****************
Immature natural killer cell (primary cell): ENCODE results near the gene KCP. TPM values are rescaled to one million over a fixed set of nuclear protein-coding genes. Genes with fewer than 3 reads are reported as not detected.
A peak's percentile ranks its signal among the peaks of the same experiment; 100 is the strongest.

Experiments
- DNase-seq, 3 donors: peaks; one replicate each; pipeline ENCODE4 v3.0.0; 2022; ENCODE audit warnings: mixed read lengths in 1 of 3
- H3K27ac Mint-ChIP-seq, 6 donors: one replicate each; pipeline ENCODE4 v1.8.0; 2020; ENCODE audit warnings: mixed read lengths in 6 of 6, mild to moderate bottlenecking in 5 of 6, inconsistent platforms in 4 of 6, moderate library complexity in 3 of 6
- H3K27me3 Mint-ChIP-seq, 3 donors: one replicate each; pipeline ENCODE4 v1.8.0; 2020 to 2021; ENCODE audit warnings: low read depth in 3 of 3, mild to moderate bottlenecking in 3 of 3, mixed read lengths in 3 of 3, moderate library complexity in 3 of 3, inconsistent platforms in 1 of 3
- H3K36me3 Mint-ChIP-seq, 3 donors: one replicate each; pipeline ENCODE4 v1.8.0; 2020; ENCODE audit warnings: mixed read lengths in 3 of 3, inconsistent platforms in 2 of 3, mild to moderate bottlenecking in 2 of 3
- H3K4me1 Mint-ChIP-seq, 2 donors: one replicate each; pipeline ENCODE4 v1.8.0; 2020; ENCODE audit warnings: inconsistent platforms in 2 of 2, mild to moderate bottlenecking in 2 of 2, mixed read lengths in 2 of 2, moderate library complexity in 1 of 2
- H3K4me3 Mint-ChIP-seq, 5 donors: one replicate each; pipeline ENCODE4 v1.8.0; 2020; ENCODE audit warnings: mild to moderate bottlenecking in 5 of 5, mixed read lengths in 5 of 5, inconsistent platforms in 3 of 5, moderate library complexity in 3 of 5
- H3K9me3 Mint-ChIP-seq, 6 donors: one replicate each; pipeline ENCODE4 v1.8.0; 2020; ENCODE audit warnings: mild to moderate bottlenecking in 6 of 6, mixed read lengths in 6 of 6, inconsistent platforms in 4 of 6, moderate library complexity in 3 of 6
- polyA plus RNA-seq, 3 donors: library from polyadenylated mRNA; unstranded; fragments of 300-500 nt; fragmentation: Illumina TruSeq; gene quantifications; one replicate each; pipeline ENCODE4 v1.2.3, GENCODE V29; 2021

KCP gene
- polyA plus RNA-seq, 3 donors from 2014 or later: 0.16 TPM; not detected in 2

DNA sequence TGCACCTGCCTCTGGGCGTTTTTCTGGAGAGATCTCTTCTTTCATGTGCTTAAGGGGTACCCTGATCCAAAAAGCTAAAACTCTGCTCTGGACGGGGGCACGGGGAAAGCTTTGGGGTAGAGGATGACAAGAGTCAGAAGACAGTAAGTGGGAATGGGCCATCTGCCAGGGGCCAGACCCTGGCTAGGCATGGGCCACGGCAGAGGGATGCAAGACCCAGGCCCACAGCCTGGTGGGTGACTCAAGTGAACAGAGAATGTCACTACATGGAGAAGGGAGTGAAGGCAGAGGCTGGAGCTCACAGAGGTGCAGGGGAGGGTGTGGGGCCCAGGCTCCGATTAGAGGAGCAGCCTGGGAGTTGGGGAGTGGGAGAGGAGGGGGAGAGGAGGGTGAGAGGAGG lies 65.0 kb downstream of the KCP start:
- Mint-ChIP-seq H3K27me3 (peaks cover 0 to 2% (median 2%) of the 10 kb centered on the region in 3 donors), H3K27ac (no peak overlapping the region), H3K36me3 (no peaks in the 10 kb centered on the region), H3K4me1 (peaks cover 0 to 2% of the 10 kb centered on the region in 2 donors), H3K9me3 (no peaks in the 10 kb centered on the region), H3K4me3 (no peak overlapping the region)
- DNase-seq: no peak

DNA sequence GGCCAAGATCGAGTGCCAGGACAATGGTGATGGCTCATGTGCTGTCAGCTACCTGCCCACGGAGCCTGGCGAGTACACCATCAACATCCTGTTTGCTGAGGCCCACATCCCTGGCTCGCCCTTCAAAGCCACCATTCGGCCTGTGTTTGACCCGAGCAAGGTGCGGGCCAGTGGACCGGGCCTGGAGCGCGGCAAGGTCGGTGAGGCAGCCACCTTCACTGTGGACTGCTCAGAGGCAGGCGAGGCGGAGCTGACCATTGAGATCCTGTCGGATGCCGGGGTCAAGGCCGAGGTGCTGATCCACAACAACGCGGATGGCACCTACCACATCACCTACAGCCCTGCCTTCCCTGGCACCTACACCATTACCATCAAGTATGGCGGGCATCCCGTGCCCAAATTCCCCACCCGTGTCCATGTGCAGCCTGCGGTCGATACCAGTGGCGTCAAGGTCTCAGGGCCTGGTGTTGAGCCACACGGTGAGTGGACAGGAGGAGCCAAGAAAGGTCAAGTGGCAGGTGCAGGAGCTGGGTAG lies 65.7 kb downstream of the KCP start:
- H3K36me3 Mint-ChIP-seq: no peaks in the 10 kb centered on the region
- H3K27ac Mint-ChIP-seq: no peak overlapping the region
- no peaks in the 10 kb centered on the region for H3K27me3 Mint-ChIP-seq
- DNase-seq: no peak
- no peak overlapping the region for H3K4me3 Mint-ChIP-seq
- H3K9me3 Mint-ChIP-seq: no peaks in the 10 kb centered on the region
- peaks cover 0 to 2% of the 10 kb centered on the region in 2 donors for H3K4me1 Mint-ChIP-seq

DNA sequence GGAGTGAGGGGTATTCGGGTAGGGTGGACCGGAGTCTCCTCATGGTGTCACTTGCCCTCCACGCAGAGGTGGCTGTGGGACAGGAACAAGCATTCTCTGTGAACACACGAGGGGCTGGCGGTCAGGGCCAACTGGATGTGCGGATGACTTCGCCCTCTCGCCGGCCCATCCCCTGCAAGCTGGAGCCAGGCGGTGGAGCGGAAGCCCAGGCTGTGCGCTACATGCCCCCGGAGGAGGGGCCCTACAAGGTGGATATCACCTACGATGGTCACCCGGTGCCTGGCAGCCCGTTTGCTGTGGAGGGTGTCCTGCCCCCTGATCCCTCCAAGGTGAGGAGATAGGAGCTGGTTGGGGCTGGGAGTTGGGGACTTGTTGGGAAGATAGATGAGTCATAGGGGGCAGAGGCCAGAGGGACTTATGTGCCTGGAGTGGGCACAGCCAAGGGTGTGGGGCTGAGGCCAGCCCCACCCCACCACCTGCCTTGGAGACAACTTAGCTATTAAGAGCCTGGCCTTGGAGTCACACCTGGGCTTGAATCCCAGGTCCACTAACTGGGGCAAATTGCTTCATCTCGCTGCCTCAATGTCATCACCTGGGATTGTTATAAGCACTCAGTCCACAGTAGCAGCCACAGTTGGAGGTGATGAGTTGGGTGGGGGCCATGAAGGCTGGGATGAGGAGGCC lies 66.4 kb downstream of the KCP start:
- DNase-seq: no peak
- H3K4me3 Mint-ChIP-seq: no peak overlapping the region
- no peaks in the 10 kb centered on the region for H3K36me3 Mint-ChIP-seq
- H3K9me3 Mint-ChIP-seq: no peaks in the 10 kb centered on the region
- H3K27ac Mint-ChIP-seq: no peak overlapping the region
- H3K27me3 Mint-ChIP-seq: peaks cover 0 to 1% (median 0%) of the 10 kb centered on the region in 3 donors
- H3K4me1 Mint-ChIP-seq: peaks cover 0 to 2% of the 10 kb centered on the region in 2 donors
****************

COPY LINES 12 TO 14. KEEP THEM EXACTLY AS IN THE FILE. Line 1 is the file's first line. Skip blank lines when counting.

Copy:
KCP gene
- polyA plus RNA-seq, 3 donors from 2014 or later: 0.16 TPM; not detected in 2

DNA sequence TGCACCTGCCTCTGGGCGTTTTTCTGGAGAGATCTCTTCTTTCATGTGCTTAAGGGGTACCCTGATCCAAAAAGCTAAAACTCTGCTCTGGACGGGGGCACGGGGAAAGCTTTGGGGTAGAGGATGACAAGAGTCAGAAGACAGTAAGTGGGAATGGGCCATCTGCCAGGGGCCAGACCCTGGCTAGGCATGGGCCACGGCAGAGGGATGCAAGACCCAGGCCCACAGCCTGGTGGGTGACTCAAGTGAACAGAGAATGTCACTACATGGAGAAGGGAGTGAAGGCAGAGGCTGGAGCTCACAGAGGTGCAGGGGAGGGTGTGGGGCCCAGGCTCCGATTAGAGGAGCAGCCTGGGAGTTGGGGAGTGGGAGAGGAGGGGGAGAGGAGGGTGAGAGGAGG lies 65.0 kb downstream of the KCP start: